One in Four Inpatients Affected by Diabetes

By Petrina Smith
Monday, 15 September, 2014

An Australian-first study has found the prevalence of diabetes in Melbourne hospitals is higher than previously thought, with one in four inpatients affected by the condition.
Study lead and deputy director of endocrinology and diabetes at The Alfred, Professor Leon Bach, says the results highlight an increasing problem in our community.
“We are seeing an extraordinary number of patients come in with diabetes,” Prof Bach said. “The findings show these patients are heavier, remain in hospital longer than those without diabetes, and more than 80 per cent already have at least one complication of the condition.
“These complications typically include damage to the heart, circulation, kidneys, eyes and nerves.”
Professor Bach says the findings highlight the need to help patients actively manage their diabetes, which has reached epidemic proportions.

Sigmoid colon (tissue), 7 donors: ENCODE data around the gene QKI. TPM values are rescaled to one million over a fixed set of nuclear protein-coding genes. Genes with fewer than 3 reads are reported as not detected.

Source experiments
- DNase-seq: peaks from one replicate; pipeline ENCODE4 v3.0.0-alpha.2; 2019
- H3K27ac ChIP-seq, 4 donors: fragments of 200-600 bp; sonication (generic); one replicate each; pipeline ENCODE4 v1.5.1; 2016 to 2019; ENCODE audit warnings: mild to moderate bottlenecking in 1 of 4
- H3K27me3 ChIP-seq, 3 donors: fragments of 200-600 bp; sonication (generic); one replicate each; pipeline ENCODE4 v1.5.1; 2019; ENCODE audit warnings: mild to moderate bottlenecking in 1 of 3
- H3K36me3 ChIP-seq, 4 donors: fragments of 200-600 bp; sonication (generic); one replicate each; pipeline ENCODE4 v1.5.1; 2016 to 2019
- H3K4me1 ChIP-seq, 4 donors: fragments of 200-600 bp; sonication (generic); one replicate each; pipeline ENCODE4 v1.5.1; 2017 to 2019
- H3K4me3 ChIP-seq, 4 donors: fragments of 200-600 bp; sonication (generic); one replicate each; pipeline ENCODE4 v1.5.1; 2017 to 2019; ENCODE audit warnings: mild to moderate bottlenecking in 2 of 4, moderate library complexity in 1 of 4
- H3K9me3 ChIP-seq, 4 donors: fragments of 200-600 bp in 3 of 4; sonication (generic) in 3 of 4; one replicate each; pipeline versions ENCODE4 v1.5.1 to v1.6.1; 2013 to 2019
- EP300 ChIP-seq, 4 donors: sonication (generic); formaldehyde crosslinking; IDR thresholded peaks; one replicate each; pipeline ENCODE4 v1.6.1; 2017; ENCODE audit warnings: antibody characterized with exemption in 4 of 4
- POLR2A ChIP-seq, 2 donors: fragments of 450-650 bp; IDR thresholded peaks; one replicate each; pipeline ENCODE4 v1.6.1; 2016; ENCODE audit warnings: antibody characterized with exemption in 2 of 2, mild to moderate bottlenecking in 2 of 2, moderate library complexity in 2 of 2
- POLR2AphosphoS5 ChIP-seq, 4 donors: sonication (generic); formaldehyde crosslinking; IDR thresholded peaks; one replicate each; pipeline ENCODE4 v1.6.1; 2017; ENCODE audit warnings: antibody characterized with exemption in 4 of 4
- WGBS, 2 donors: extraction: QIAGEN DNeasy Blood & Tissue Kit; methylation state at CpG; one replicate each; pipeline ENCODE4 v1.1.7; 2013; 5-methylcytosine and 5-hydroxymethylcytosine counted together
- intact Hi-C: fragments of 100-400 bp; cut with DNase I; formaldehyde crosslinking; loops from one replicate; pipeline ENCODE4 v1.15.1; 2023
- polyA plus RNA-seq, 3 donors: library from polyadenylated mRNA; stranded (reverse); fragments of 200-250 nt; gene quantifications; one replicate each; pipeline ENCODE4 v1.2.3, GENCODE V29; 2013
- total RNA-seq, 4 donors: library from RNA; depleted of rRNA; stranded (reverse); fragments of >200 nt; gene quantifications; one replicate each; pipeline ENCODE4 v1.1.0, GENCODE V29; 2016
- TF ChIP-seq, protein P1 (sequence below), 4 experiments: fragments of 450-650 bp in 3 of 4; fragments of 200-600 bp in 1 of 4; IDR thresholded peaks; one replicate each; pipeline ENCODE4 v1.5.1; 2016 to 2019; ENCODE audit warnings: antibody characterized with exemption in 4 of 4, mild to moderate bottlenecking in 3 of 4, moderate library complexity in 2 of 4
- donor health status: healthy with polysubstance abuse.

“Optimising assistance for these complex patients has the potential to decrease length of stay in hospitals, as well as prevent or delay future complications,” Professor Bach said.
The study, published today in the Medical Journal of Australia, surveyed 2308 adult inpatients throughout eleven hospitals in metropolitan Melbourne – each on a single day between November 2010 and November 2012.
 

Related News

Encephalitis Information Week begins

Encephalitis Society has launched the inaugural Australian Encephalitis Information Week to...

Postmenopausal trial finds no difference between placebo and laser treatment

Fractional carbon dioxide (CO2) lasers — commonly associated with facial skin...

Elevated BP at young, middle age impacts brain ageing

People with elevated blood pressure that falls within the normal recommended range are at risk of...


  • All content Copyright © 2021 Westwick-Farrow Pty Ltd